There is one thing we definitely know about the 2010 Atlanta Braves rotation:
Tommy Hanson will be in it.
Other than that, who knows. There is the possibility there will be six pitchers for five spots, but that all depends on Atlanta bringing Tim Hudson back.
The Braves can pick up his option, but the more likely scenario is to see the team and Hudson agree on an extension. Hudson has publicly said he would give the Braves a hometown discount, so it would be shocking if a new deal is not done.
Hudson had seven starts after he returned from Tommy John surgery. He showed he's healthy and can once again be productive as a starting pitcher.
If the Braves decide to let Hudson walk away, the rotation will be set. They'll have Hanson, Jair Jurrjens, Derek Lowe, Javier Vazquez, and Kenshin Kawakami. But if Hudson is brought back, one of the other five will more than like have to go.
Having Hudson back would give the Braves the flexibility to take one of the other starting pitchers and use that excess to improve an area of need elsewhere on the diamond.
But the question is – which one would be traded if the Braves had that option?
It would have to be a major trade to pry Jurrjens away from the Braves. He's had two outstanding seasons, and Jurrjens will be only 24 years old next season. So it's unlikely he would be a pitcher moved in a deal.
Kenshin Kawakami had a solid first season in the major leagues. He wasn't spectacular, but Kawakami proved he does have the ability to be a quality middle-of-the-rotation starting pitcher.
The market for Kawakami might be limited, since he is due two years and $13.334 remaining on his deal. Now, that is a very affordable contract. And for a number four starter, the money is not bad. But would the Braves want to jeopardize the goodwill they created by signing Kawakami by trading him within a year of signing him to a deal?
The Braves said they wanted to have Kawakami open up the market for Japanese players to come to the organization. So if they sign Kawakami and then trade him within a year, chances are it would be tough to sign another Japanese star in the future. Other teams would use that against the Braves in negotiations.
So it seems unlikely Kawakami would be moved this winter. Plus, the Braves believe the guy can be a winner in the big leagues. They have faith Kawakami can win 12-15 games per season in the next two years.
That leaves two remaining options to be traded: Javier Vazquez or Derek Lowe. Vazquez would undoubtedly be easier to trade. He's under contract for only one more season, at a very affordable $11.5 million dollar contract for a pitcher who was arguably the Braves ace last season.
But the Braves love Vazquez, and Bobby Cox really loves the guy. He was a huge influence on Jurrjens, and obviously Vazquez had his best season as a professional pitcher. So it seems the Braves would have to be blown away with an offer to trade Vazquez.
In fact, if they don't trade Vazquez this winter, don't be shocked if the Braves sign him to an extension. They really believe he can be a solid number two starting pitcher for many years, and that his return to the National League made a huge difference.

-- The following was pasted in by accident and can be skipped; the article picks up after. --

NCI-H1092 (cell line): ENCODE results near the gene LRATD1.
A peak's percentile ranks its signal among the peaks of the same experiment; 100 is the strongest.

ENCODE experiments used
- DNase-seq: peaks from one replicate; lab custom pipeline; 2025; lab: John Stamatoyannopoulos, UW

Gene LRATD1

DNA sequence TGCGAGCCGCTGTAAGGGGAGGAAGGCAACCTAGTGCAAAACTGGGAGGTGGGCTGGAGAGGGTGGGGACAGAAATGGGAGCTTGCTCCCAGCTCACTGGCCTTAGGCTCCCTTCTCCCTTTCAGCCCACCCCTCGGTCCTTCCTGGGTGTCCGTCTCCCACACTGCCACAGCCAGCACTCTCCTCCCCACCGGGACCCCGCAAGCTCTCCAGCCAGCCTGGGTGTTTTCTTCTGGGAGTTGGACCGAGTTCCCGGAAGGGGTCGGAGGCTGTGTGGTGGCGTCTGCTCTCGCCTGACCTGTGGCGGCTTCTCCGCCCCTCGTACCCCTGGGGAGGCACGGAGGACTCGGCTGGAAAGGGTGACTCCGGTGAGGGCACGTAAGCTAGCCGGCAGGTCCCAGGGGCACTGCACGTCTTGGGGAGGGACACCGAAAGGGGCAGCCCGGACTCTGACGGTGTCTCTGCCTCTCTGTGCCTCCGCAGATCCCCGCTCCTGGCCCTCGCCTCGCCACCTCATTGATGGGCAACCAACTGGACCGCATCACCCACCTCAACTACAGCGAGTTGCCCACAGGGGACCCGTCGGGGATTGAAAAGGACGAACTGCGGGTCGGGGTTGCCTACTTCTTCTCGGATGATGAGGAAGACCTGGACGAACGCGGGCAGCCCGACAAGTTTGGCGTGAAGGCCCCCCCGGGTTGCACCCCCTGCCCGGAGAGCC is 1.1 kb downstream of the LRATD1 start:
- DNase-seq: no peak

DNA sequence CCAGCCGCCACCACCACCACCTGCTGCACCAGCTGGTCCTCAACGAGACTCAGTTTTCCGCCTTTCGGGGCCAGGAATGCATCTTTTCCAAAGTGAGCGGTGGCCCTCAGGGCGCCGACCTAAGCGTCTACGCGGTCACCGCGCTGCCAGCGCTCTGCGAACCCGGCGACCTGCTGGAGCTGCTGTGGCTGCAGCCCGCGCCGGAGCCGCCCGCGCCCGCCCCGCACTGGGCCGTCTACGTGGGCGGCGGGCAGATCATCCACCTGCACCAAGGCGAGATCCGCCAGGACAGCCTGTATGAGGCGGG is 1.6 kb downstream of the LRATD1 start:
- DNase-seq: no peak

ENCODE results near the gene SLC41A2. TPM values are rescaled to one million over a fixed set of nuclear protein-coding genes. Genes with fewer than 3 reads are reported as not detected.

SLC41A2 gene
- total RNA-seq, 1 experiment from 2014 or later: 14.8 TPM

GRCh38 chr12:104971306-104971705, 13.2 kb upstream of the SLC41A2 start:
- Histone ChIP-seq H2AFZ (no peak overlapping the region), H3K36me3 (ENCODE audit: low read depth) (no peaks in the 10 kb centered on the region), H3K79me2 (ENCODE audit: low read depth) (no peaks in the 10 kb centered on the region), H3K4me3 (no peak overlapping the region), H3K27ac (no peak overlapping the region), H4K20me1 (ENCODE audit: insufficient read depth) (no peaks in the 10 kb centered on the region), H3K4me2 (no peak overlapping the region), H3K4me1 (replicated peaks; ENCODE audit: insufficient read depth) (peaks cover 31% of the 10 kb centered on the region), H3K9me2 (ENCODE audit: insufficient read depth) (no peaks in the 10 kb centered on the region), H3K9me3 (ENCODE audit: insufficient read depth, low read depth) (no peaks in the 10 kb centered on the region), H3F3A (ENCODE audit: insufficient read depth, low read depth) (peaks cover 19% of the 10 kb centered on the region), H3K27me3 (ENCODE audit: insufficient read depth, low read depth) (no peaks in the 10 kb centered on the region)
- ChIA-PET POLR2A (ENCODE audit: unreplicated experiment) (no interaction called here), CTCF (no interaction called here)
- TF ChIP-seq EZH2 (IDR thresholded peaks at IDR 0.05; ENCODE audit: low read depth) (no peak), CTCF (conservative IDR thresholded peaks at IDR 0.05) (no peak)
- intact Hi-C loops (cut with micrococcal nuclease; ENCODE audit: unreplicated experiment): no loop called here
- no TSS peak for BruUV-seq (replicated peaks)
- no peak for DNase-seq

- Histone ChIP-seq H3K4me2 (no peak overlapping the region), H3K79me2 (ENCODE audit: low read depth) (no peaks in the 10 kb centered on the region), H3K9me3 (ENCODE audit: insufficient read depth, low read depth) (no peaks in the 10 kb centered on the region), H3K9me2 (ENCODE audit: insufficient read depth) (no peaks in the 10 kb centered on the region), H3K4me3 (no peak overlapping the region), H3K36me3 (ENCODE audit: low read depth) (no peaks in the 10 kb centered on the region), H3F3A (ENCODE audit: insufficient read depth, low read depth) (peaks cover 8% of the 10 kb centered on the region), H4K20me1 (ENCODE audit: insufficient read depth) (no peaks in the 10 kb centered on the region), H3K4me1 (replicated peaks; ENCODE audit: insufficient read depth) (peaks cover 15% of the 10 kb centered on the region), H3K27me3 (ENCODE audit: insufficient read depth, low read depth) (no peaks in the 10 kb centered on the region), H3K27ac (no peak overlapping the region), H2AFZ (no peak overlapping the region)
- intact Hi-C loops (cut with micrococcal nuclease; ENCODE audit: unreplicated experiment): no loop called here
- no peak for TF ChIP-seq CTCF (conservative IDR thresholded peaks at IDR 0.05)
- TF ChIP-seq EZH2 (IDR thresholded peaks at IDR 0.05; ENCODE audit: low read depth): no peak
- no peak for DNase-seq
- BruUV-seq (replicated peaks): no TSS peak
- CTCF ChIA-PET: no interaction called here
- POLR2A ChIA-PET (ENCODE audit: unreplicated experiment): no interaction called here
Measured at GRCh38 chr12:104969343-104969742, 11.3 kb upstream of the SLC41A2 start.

So that leaves Lowe, who just signed a four-year, $60 million dollar contract last offseason. Lowe didn't have a great season, posting a high ERA, but he did win 15 games. The Braves believe Lowe can bounce back and be productive in 2010.
But when looking at the candidates to be traded, if it is necessary, Lowe could be the most logical choice. The only drawback, obviously, is his huge contract. Would any team take on the $45 million dollars left on Lowe's deal?
The Braves may look for a match with a team that could send back a rather significant salary in return for Lowe, perhaps a player that could fill the role of a right-handed power hitter. To expect prospects for Lowe may be unrealistic, as not many teams will be willing to take on a salary like Lowe's unless they are taking some off their payroll.
If the Braves do bring Hudson back, someone is going to have to go. They may simply be in the listening mode for a while, seeing what offers they get for any of their starting pitchers. Maybe they listen at the GM meetings in a few weeks, and then come back before the Winter Meetings and decide who is the best candidate to trade.
But the first step will be to bring Hudson back, which is probably going to happen. The Braves just kill their flexibility if they let Hudson walk away, and with the need for a top right-handed power hitter, having an extra pitcher to place in a trade may be the perfect opportunity.
Regardless of what happens, the Braves should again have one of the premiere rotations in 2010. It's just a matter of fitting six pitchers into five roles. And that could be GM Frank Wren's biggest task this winter.
Bill Shanks hosts The Bill Shanks Show on
WFSM Fox Sports 1670 in Macon, Georgia and The Braves Show Talk Show. Shanks writes a weekly baseball column for The Macon Telegraph and is the author of Scout's Honor: The Bravest Way To Build A Winning Team. You can email Bill at firstname.lastname@example.org and follow him on Twitter at twitter.com/billshanks.
4. How will the rotation shake out in 2010?
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